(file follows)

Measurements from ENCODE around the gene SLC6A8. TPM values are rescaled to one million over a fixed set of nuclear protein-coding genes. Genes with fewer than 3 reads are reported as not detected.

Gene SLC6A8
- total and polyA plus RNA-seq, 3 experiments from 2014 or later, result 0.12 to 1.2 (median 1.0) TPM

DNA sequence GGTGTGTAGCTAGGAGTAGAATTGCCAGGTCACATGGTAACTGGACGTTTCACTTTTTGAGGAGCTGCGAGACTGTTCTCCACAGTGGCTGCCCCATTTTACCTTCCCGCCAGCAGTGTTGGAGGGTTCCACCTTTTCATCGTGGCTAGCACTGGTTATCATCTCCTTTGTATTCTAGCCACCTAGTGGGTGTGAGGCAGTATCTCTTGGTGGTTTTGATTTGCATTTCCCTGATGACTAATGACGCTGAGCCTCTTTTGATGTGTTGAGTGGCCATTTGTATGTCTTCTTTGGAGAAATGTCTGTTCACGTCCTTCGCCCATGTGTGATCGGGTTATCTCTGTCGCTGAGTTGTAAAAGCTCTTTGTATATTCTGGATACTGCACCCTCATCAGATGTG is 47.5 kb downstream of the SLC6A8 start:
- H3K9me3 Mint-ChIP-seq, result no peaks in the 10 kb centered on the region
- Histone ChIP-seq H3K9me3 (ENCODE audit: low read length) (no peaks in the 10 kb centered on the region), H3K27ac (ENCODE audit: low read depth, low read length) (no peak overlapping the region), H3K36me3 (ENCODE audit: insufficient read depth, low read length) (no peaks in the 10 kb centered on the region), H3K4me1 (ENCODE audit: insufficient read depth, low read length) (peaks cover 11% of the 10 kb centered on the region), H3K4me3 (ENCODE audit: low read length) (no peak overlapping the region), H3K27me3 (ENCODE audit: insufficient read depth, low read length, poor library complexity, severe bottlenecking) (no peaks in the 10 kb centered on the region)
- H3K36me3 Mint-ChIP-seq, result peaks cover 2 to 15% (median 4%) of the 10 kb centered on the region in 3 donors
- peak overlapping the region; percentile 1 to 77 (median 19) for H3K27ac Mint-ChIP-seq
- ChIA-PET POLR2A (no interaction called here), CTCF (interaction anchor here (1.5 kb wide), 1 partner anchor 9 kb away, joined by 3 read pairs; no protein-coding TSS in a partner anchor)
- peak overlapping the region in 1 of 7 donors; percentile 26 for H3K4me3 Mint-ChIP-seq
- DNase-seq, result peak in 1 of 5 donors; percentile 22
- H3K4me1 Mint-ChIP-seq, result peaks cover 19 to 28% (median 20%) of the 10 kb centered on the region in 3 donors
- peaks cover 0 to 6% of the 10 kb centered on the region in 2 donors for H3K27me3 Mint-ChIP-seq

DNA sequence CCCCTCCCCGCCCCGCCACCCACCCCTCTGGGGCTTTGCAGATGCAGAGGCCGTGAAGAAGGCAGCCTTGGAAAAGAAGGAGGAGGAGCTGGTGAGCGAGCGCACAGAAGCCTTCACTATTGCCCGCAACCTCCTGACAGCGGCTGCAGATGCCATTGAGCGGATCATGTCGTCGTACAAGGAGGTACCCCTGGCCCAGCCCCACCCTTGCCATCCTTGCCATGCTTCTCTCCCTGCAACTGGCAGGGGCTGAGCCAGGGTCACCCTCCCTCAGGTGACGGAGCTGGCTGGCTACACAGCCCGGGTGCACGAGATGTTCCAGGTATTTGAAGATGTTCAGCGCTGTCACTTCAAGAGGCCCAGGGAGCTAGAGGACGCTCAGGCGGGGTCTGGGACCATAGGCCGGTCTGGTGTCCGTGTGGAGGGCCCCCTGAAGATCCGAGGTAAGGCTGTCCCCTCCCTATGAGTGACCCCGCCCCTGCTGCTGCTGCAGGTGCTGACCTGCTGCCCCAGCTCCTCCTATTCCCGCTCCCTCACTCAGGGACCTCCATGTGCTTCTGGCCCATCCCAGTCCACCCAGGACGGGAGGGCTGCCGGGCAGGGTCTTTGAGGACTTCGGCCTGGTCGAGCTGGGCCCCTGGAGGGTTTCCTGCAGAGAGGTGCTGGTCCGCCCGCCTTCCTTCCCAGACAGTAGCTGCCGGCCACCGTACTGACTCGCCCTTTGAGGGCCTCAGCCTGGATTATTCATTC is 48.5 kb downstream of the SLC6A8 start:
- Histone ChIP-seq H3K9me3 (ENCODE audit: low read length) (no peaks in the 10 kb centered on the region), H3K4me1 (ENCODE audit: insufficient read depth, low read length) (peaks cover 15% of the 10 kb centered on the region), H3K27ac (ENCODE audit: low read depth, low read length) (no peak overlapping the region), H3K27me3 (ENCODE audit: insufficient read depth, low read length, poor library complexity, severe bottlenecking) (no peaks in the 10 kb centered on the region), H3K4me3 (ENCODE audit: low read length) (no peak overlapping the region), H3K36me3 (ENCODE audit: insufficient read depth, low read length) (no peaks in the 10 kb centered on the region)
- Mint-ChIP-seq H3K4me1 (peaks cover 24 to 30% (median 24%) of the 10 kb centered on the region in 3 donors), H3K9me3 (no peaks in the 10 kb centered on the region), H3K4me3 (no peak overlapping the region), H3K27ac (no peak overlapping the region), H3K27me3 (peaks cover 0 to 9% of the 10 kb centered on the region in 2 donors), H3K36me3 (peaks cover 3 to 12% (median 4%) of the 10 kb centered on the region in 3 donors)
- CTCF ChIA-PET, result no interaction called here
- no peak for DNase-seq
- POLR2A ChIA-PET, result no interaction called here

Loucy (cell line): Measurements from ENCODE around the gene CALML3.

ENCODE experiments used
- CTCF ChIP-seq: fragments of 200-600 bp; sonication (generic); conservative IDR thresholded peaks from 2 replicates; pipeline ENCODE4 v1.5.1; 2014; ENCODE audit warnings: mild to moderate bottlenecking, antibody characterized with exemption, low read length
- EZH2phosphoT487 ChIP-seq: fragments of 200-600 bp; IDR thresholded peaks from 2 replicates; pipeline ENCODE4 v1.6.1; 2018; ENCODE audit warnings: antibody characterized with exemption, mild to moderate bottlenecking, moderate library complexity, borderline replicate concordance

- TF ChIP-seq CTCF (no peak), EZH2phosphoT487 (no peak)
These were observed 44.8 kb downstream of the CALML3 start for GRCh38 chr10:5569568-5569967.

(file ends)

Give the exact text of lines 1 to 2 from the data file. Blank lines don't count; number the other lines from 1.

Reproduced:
Measurements from ENCODE around the gene SLC6A8. TPM values are rescaled to one million over a fixed set of nuclear protein-coding genes. Genes with fewer than 3 reads are reported as not detected.

Gene SLC6A8